6. Taylor SD. Oranges for Horses? Exploring Vitamin C in the Fight against Equine Sepsis. Purdue Equine Heal Updat. 2019;21(2):5.
7. Gordon DS, Rudinsky AJ, Guillaumin J, Parker VJ, Creighton KJ. Vitamin C in Health and Disease: A Companion Animal Focus. Top Companion Anim Med. 2020;39:100432. doi:10.1016/j.tcam.2020.100432
8. Fujii T, Luethi N, Young PJ, et al. Effect of Vitamin C, Hydrocortisone, and Thiamine vs Hydrocortisone Alone on Time Alive and Free of Vasopressor Support Among Patients With Septic Shock. JAMA. 2020;323(5):423. doi:10.1001/jama.2019.22176
9. Anderson MJ, Ibrahim AS, Cooper BR, Woolcock AD, Moore GE, Taylor SD. Effects of administration of ascorbic acid and low-dose hydrocortisone after infusion of sublethal doses of lipopolysaccharide to horses. J Vet Intern Med. 2020;34(6):2710-2718. doi:10.1111/jvim.15896
10. Lee YR, Vo K, Varughese JT. Benefits of combination therapy of hydrocortisone, ascorbic acid and thiamine in sepsis and septic shock: A systematic review. Nutr Health. 2022;28(1):77-93. doi:10.1177/02601060211018371
11. Wu T, Hu C, Huang W, Xu Q, Hu B, Li J. Effect of Combined Hydrocortisone, Ascorbic Acid and Thiamine for Patients with Sepsis and Septic Shock: A Systematic Review and Meta-Analysis. Shock. 2021;56(6):880-889. doi:10.1097/SHK.0000000000001781
12. Assouline B, Faivre A, Verissimo T, et al. Thiamine, Ascorbic Acid, and Hydrocortisone As a Metabolic Resuscitation Cocktail in Sepsis: A Meta-Analysis of Randomized Controlled Trials With Trial Sequential Analysis. Crit Care Med. 2021;49(12):2112-2120. doi:10.1097/CCM.0000000000005262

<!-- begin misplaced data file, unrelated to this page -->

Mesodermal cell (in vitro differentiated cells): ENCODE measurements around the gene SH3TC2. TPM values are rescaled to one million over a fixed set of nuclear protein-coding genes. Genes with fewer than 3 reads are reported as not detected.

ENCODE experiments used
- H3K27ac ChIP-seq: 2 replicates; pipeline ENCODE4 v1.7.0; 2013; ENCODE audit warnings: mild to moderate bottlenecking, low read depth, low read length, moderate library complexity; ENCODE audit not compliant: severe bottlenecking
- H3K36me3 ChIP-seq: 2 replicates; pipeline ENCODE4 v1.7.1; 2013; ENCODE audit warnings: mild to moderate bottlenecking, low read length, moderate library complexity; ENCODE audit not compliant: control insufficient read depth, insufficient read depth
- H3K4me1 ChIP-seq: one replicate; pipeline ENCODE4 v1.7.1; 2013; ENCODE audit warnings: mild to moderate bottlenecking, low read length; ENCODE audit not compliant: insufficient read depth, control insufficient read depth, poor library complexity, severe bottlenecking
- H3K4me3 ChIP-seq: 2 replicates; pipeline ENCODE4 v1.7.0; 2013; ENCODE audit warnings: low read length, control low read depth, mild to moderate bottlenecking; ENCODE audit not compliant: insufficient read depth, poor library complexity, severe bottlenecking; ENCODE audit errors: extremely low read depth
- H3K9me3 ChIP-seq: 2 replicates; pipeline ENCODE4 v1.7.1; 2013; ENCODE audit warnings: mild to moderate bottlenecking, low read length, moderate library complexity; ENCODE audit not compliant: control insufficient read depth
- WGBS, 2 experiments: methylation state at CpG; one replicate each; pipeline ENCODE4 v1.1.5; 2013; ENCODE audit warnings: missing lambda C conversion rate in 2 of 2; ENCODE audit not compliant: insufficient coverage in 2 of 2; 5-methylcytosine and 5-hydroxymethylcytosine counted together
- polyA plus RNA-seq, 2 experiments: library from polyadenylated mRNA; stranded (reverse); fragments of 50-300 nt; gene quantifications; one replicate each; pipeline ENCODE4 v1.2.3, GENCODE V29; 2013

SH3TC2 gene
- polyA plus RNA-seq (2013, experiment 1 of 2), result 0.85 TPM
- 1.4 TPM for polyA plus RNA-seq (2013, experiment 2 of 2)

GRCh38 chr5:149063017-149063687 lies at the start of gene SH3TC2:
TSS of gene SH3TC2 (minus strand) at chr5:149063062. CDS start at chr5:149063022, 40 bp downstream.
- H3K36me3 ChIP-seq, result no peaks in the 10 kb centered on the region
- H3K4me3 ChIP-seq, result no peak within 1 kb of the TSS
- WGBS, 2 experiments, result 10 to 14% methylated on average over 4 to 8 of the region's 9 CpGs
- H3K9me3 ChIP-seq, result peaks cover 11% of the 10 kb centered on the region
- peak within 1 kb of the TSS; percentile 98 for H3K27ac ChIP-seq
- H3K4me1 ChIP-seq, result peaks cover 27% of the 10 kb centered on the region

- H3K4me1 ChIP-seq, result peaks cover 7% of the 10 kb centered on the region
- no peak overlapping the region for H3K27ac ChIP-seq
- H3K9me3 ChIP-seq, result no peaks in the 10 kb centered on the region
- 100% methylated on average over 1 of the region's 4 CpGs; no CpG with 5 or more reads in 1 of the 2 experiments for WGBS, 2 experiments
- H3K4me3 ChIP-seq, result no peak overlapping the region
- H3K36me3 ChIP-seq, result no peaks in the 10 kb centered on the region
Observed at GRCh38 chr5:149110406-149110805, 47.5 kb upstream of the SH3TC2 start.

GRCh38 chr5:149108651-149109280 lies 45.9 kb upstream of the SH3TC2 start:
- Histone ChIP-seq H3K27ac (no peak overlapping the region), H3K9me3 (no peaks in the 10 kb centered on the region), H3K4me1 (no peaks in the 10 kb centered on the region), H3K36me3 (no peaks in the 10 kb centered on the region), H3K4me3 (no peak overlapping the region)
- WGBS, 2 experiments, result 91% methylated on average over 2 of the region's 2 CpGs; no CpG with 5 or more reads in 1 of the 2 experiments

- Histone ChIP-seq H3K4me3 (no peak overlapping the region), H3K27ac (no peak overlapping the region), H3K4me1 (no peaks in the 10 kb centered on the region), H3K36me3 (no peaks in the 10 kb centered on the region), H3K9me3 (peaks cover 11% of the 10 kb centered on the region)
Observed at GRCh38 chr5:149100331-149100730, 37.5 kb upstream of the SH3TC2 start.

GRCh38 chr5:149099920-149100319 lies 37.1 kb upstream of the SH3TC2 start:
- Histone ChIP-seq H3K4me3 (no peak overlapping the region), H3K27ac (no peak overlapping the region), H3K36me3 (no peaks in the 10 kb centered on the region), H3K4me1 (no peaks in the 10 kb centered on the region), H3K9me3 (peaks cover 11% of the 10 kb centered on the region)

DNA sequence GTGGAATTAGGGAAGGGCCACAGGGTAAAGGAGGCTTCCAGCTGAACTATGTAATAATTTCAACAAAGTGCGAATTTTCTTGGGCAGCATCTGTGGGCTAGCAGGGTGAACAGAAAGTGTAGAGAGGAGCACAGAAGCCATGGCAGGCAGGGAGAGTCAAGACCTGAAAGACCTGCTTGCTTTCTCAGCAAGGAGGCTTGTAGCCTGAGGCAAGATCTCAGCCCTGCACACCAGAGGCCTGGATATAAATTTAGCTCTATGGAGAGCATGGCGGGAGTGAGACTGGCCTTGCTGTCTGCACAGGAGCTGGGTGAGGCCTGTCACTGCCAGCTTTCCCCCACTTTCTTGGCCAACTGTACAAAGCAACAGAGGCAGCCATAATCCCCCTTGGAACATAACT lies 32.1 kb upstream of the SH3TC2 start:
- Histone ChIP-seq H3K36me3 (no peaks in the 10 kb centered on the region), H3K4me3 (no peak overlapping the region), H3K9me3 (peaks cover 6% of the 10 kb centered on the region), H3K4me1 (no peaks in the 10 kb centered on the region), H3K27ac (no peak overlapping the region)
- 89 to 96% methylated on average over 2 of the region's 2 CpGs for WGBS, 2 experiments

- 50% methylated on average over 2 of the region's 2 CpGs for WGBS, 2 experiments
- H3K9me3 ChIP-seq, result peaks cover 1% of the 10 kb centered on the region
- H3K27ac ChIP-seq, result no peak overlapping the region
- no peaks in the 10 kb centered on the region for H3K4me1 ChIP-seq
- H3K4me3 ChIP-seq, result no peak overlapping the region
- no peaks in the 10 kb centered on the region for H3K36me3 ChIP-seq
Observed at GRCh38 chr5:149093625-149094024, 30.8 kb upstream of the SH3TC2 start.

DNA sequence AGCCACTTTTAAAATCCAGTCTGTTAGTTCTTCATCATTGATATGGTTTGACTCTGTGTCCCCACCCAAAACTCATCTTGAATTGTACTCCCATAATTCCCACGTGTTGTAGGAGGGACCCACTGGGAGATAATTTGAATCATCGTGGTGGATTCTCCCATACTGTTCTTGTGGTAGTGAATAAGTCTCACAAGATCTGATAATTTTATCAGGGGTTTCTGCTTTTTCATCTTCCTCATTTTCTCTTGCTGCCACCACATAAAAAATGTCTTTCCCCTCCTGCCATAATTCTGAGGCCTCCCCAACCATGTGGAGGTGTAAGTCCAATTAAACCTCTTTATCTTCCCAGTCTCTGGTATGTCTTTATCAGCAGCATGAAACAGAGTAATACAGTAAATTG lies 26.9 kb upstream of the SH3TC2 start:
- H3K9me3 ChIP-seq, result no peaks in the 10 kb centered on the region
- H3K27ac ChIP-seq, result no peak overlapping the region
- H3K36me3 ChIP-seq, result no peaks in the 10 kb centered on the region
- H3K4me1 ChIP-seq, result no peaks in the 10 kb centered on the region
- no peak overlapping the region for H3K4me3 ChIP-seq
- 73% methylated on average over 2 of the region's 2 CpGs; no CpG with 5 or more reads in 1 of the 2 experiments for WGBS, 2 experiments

13. Patel JJ, Ortiz-Reyes A, Dhaliwal R, et al. IV Vitamin C in Critically Ill Patients: A Systematic Review and Meta-Analysis. Crit Care Med. 2022;50(3):e304-e312. doi:10.1097/CCM.0000000000005320
14. Fujii T, Salanti G, Belletti A, et al. Effect of adjunctive vitamin C, glucocorticoids, and vitamin B1 on longer-term mortality in adults with sepsis or septic shock: a systematic review and a component network meta-analysis. Intensive Care Med. 2022;48(1):16. doi:10.1007/S00134-021-06558-0
15. Ge Z, Huang J, Liu Y, et al. Thiamine combined with vitamin C in sepsis or septic shock: a systematic review and meta-analysis. Eur J Emerg Med. 2021;28(3):189-195. doi:10.1097/MEJ.0000000000000812
16. Scholz SS, Borgstedt R, Ebeling N, Menzel LC, Jansen G, Rehberg S. Mortality in septic patients treated with vitamin C: a systematic meta-analysis. Crit Care. 2021;25(1):17. doi:10.1186/s13054-020-03438-9
17. Somagutta MKR, Pormento MKL, Khan MA, et al. The Efficacy of vitamin C, thiamine, and corticosteroid therapy in adult sepsis patients: a systematic review and meta-analysis. Acute Crit care. 2021;36(3):185-200. doi:10.4266/acc.2021.00108
18. Popp M, Stegemann M, Metzendorf M-I, et al. Ivermectin for preventing and treating COVID?19. Cochrane Database Syst Rev. 2021;(7). doi:10.1002/14651858.CD015017.PUB2
19. Lim SCL, Hor CP, Tay KH, et al. Efficacy of Ivermectin Treatment on Disease Progression Among Adults With Mild to Moderate COVID-19 and Comorbidities. JAMA Intern Med. 2022;182(4):426. doi:10.1001/jamainternmed.2022.0189